Guest Blog by Tony Pardo
What do I breathe that others don’t? What does my heart pump that doesn’t run in the veins of others? What is my flesh made of that makes it illegal and almost inferior to the “citizens” of this country? Until this day, I have not discovered any biological explanations that justify the social displacement that I encounter in every day society. At the age of four years, I left the country that gave me a nationality, a language and a home. Not knowing what our positions in life would look like, my parents had no option but to make their American dream in a car garage, which came to be our new home. As if risking their lives was not enough to provide me with a better future, my parents’ long days of intense labor acted as second catalyst in emphasizing the importance of pursuing a higher education. In spring of 2006, I was accepted to one of the most competitive institutions in the western United States, the University of California, Los Angeles.
Pursuing an educational career as an undocumented student in higher education was like jumping from a diving board into a pool without knowing if water was present. Coming in as a freshman, I did not know whether I was going to be able accomplish the dream that I had been working towards since I first stepped into this country. Tuition was expensive. I did not have access to any type of job; the scholarships that I might otherwise have received were inaccessible to me because I did not have a 9 digit number. Moreover, the $36,000 a year that my parents make cumulatively was insufficient to support a family of six and pay for the education of their first college graduate. Since the resources were few, I had to look for private scholarships that did not require a Social Security number and people who were willing to provide a listening ear and sometimes food and shelter. Though sleeping on the floor, not having enough food for the week and working extensively to pay for tuition was emotionally painful, having to leave the college campus without a Bachelor’s degree would have destroyed the only part of my identity that has not been defined by laws and societal standards. Therefore, the pain that I have endured has served as a self-realization factor that has made me aware of the need for educational policy that would (1) eradicate laws which create a glass ceiling to the achievement level of children in schools and (2) provide a pathway for postsecondary educational success for marginalized communities.
Pursuing a double major in Political Science and Chicana/o Studies with an emphasis on Education Studies Minor, I was able to link both my circumstance and my educational background as a resource to reframe policy and curriculum in education. During my 3 years of undergraduate schooling at UCLA, I directed two mentoring/tutoring programs, one of which I helped establish at a local middle school. As a director, tutor and research analyst, I was able to contrive a curriculum that supplemented the students learning abilities as oppose to imposing one that did not have any association to the student’s character, social circumstance, or academic potentials. Moreover, by tutoring and mentoring students from grades K-9 twice a week for a period of three years, I was able to critically synthesize the disadvantages that are imposed by our educational system. This service and my research helped me discover my passion for educational policymaking and the need to reconstruct societal frameworks that obstruct people from learning and achieving at their highest potential.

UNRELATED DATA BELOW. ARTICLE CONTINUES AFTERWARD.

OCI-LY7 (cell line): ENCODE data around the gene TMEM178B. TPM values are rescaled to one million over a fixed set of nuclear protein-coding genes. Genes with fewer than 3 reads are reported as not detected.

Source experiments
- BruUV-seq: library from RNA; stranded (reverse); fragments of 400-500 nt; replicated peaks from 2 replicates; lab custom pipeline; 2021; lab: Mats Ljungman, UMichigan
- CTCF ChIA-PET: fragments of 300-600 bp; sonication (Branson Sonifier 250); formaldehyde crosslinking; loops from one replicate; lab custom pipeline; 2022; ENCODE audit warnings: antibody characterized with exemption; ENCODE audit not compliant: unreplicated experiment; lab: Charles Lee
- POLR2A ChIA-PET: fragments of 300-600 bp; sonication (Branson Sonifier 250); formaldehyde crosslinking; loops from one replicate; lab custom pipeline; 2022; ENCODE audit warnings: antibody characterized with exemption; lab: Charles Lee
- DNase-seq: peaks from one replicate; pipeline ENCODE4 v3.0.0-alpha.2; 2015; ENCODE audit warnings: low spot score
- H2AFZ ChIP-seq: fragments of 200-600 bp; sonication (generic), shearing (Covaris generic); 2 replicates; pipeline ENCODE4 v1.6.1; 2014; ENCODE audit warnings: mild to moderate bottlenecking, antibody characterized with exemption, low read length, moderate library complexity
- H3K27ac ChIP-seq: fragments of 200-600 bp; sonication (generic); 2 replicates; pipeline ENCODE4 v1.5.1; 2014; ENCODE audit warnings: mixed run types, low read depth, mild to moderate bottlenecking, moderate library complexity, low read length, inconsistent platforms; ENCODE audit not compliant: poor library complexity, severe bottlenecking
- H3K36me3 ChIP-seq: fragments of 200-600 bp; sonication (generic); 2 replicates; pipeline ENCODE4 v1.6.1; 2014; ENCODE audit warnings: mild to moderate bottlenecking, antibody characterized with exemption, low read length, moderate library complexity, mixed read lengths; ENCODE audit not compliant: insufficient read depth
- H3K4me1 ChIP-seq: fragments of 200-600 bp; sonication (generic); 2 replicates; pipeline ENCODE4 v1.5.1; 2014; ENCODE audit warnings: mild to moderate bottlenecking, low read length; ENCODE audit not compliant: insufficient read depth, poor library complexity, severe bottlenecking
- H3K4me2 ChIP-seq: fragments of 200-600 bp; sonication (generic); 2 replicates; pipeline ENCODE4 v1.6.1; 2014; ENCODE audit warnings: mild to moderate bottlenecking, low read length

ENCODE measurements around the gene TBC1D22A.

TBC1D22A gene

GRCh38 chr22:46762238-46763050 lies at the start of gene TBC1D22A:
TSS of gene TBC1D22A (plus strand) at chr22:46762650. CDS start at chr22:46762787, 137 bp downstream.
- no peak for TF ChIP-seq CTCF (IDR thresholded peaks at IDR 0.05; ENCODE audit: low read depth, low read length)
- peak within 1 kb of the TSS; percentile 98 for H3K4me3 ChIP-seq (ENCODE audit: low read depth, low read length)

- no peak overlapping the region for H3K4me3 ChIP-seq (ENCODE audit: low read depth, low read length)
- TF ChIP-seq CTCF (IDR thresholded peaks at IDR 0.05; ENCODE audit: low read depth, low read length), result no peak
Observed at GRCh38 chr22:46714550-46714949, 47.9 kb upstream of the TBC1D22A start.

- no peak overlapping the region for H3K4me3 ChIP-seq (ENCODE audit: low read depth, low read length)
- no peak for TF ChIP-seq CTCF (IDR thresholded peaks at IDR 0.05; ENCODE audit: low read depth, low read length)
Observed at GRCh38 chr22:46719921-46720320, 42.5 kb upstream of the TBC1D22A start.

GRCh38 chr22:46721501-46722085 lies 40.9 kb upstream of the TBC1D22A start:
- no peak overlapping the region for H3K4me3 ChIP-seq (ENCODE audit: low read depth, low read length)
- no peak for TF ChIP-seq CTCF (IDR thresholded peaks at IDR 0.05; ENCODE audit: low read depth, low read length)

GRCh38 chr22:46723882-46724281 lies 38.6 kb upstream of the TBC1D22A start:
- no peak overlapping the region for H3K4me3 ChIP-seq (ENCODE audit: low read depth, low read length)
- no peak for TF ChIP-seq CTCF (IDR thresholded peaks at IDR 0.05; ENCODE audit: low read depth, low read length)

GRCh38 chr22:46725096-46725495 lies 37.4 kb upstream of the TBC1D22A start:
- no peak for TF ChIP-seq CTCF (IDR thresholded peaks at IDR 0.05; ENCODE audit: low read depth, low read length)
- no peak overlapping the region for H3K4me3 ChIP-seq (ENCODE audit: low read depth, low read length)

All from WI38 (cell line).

In spring of this current year, I was accepted to Columbia University’s Masters program in Education Policy. Yet, because of my immigration status it is almost impossible to pursue this dream, since I don’t have the resources to finance my education. Despite my vision for a better America and more than seventeen years of living in this country, I have not been given the opportunity to become fully integrated as a citizen of this country. As a result, I cannot fully take use of the resources that would enable me to strengthen the educational systems that are hindering the potential of America’s respective leaders. Hence, it is of great significance that you vocalize the voice that many of us don’t have to advocate for Immigration Reform and the federal DREAM Act. The more time that we wait for this change to occur, the more damaged that is being done to the future of this country. Meanwhile, I will continue to hope and pray for a better tomorrow….a tomorrow that does not obstruct my liberties as a human or imprison me like a criminal.
“For I know the plans I have for you,” declares the LORD, “plans to prosper you and not to harm you, plans to give you hope and a future” (Jeremiah 29:11)
Tony Pardo, who is writing under a pseudonym, is a 22-year-old recent graduate of UCLA. Originally from Guanajuato, Mexico, he resides in Southern California.
Please note that the views expressed do not necessarily represent those of everyone associated with G92 or any institutions with which the blogger may be affiliated.
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